A walk through the town--Still alive--The Red Cross--A pandemonium--Dividing loot--A pawnshop--Furs, gold and silk embroideries.
I TOOK a stroll through the town. The streets were narrow, and everywhere you could smell dead bodies decomposing in the fearful heat. You saw plenty of them about. Here you stumbled over a dead Boxer, there, two or three Imperial soldiers lay in a heap, fearfully gashed by a shell. Did you not hear a moan? Listen! Yes! That fat Chinaman lying in a pool of blood was still alive. As I stooped over him to ask him if he wanted some water--the only assistance one could render him--he closed his eyes. He did not answer, and held his breath, pretending to be dead. Many were the poor devils that were left about to die for want of assistance, as the Red Cross did not extend its work to the Chinese.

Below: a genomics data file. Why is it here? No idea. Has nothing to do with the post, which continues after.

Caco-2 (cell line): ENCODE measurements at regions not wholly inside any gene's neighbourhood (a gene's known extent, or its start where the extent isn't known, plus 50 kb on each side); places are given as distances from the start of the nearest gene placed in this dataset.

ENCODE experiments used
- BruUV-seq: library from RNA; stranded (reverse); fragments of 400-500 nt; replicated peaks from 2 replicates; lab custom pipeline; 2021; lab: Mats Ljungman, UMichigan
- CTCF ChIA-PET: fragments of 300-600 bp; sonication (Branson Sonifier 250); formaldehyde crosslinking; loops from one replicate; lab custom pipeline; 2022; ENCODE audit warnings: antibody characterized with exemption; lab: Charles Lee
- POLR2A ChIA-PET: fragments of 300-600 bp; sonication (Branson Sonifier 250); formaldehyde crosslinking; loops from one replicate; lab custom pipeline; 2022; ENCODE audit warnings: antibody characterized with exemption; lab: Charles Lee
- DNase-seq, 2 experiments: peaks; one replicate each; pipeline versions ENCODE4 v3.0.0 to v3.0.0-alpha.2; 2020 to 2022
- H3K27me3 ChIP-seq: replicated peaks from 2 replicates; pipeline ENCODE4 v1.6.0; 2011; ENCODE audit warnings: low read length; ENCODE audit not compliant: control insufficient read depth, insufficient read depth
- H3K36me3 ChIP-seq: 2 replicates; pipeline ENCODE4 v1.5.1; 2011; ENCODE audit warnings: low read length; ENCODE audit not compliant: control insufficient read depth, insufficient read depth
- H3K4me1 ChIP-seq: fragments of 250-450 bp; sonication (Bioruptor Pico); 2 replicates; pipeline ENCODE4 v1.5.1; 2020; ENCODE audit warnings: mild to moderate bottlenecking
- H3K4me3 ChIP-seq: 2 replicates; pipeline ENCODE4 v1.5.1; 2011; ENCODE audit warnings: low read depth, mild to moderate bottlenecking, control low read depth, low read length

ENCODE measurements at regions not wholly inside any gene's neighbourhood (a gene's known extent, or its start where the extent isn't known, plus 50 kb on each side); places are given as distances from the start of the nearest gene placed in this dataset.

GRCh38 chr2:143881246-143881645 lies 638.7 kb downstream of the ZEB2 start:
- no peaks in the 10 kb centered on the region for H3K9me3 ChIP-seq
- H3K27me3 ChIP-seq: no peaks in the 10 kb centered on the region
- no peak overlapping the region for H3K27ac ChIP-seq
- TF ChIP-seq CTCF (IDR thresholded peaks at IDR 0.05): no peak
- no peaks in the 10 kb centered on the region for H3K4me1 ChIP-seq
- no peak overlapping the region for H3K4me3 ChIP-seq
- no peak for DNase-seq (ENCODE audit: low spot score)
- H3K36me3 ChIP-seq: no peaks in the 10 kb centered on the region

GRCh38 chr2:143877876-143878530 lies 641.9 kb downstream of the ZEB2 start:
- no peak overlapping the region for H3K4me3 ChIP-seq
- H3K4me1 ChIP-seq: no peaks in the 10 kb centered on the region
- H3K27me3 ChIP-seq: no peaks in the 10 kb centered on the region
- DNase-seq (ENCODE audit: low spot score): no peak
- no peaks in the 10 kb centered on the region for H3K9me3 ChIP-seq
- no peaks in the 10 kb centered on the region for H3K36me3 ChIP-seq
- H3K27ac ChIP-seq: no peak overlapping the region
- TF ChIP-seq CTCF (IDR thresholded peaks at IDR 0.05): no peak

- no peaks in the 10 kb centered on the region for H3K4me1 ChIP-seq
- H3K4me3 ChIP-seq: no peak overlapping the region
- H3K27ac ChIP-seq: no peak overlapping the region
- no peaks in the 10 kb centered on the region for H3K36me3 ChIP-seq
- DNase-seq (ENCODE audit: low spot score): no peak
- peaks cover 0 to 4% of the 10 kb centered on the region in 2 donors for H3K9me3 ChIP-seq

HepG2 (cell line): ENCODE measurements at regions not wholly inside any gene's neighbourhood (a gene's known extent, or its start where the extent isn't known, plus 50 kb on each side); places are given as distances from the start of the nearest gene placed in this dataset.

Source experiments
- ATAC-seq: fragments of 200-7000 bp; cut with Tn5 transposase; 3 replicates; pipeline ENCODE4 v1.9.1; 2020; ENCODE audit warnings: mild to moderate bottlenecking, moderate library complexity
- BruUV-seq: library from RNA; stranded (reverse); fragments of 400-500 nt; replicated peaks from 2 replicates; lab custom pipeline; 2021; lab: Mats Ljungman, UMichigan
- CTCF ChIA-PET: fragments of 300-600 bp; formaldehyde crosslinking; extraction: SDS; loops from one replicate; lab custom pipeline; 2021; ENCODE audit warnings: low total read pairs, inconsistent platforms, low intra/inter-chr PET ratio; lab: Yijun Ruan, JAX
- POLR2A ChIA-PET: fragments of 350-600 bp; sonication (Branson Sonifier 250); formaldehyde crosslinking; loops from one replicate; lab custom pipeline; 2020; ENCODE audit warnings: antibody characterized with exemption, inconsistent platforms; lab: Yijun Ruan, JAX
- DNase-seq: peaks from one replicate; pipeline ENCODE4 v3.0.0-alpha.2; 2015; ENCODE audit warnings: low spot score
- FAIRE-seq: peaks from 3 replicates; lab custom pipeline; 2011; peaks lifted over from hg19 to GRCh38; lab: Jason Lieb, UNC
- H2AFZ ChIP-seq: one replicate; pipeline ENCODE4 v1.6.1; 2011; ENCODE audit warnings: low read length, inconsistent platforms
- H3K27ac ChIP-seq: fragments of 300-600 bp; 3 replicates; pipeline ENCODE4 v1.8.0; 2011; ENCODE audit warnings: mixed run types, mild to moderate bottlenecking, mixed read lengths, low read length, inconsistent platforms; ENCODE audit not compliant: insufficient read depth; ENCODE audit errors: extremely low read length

Avoiding the streets where all the houses were on fire, and peeping into every door--where one saw sights of all kinds --here we were at last before a large gateway, into and out of which a crowd of Europeans, Pathans, Americans, and Chinese were madly rushing. The fellows who violently forced their way in had nothing, those who were shot out by the people pushing behind them were balancing with dif-